Vitelleschi’s assistant, a genial Jesuit by the name of von Spee who had served Larry in a similar role, leaned forward at a glance from his order’s Superior. “Your Eminence, it is difficult to differentiate the serious from the sardonic in your statements, when all your utterances are made in such a tone.”

“You may take all my statements and queries as serious. And as for my tone, that is my affair. And you would do well to watch your own, Father.” Dietrichstein emphasized von Spee’s humble title.

Von Spee nodded patiently, even smiled slightly. No one in the room, including Dietrichstein, could honestly think that the Jesuit’s tone had been anything but deferential. But since the old Austrian cardinal could not strike directly at Vitelleschi, who was clearly the one Urban had assigned to chase the staunch anti-Protestant back into the narrow doctrinal burrow he had dug from the rock of his own inflexible bigotries, he had to satisfy himself by gnawing on the Black Pope’s mild-mannered courser: von Spee.

But von Spee — a choirmaster who had been given the thankless and daunting job of overseeing the selection and performance of sacred music that would suit all the gathered faiths — proved to be up to the task of mollifying the rheumy old Counter-Reformationist. “Well then, Your Eminence, let me reassure you that, as per His Holiness’ initial remarks, the reason that we are suspending the Council during the colloquium is specifically so that you may all converse with those of other faiths in a completely unofficial capacity. The label ‘colloquium’ was chosen with great care and intent, signaling that the gathering is for discourse and deliberation, not decisions and decrees. It is for us to convey the change in Mother Church’s heart without committing Her to any specific policies, and for those of other faiths to reflect on what they have heard. That way, we may later move more easily toward mutually acceptable agreements that shall settle the religious strife that exists and create an understanding that shall prevent its recurrence.”

Dietrichstein raised his chin. “When I was given the privilege to wear the scarlet biretta, that was also the last day I could, in good conscience, speak of faith in an ‘unofficial’ capacity. We do not have the liberty to put aside our responsibilities as the fathers of the Church, von Spee, not for one second, let alone for four days.”

Von Spee spread his hands in response — so quickly that Mazzare realized that Vitelleschi must have coached him to expect this reply, and to have a ready response of his own. “Your Eminence, His Holiness has said nothing to constrain how any of us are to feel about our Reformationist guests, nor about altering our perspective or sense of duty while interacting with them. Such decisions lie within the compass of one’s own conscience. The only constraint is that, for the next four days, the members of this consistory may not presume to speak with the authority of the council that has been convened, particularly since it has not yet heard and decided upon the encyclical on ecumenicism that shall come under consideration when this consistory reconvenes on the twelfth. You speak as individuals. And His Holiness encourages you to listen as individuals as well. And please note: he encourages, not enjoins, you to follow these recommendations.”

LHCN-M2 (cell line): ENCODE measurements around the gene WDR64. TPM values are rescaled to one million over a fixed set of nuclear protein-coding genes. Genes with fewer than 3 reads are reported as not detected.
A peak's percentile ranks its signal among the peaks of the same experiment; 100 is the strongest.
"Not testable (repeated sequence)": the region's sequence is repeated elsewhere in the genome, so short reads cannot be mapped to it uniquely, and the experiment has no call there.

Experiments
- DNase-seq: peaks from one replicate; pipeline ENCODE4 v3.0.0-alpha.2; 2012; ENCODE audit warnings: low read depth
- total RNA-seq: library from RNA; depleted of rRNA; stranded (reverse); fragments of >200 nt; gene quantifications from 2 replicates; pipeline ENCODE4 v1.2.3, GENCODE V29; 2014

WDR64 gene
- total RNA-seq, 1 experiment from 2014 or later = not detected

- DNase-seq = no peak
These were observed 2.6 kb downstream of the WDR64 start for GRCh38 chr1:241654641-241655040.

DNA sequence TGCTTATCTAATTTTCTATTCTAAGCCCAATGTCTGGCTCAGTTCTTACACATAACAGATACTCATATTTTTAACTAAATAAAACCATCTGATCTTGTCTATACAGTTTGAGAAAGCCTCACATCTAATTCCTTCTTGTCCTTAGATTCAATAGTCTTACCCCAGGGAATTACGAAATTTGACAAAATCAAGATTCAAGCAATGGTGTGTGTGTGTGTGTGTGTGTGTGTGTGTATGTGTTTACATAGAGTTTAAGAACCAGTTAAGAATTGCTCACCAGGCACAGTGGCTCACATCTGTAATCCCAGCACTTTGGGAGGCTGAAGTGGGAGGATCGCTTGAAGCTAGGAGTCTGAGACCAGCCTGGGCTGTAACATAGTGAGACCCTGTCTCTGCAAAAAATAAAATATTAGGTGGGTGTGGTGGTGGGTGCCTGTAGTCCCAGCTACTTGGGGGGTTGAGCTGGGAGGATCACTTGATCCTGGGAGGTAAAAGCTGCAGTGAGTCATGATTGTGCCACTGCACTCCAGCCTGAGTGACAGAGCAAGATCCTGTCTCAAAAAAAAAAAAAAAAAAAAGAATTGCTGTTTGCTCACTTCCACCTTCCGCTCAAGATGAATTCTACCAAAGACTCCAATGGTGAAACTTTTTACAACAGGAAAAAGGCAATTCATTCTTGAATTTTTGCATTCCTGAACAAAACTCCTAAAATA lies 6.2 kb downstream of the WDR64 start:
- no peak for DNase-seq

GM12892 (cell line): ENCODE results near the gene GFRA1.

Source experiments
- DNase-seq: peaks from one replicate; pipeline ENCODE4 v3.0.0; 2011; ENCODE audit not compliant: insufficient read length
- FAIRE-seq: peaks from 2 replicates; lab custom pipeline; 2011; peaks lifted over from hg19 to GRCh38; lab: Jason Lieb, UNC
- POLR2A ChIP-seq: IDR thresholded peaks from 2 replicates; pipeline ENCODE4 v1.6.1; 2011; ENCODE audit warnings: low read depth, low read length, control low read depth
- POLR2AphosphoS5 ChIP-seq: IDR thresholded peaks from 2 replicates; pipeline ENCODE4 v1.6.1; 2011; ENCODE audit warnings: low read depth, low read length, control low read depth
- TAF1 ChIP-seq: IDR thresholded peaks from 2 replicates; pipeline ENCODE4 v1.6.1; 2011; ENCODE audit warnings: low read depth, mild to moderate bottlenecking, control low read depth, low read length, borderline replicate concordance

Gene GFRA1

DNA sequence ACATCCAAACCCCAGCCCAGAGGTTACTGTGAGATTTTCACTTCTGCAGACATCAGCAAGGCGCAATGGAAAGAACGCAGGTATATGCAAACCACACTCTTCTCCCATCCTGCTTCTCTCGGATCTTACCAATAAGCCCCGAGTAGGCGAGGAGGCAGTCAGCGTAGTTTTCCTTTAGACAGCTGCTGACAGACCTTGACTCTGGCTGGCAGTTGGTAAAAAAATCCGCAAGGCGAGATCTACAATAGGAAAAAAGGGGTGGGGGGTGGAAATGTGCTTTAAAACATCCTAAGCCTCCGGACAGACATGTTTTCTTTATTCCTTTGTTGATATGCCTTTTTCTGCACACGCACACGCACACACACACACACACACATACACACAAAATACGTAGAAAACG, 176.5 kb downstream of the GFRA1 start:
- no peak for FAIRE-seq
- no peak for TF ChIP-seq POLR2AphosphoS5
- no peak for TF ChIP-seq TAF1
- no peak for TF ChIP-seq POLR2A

Mazzare folded his arms slowly. Von Spee was good, and surprisingly iron-spined for a man with so mild a demeanor. He did a good job of keeping that spine both well-hidden and flexible, which was why Larry had recommended him to Vitelleschi.

Dietrichstein seemed on the verge of making another retort. Then he grimaced as if he’d bitten into a lemon seed and lowered himself back into his chair. Once seated, he grumbled, “I fail to see why, if we must come together with heretics to settle upon some accords, that we do not simply do so in the next four days. Why not get it all done now, rather than forcing us to make two trips to two councils?”

Von Spee was about to reply, but it was Cardinal Luke Wadding who leaned forward from where he sat beside his new and improbable friend Muzio Vitelleschi; the Irishman was as charming, poetic, and Franciscan as the Roman was aloof, austere, and Jesuit. “Brother Dietrichstein, would you choose to share your house with a man on the very day you first met him? Would you not wish to know him longer, engage him in conversation, get the measure of his character and temperament? And so, once he was known to you, then consider making him your housemate?”

Dietrichstein irritably waved the analogy aside. “We know who these Reformationists are. They are men who left the house their Savior built and have done their best to burn it down. If they occasionally follow the will of God, or do one of us a service, well — it is said that even a broken clock tells the correct time twice a day.”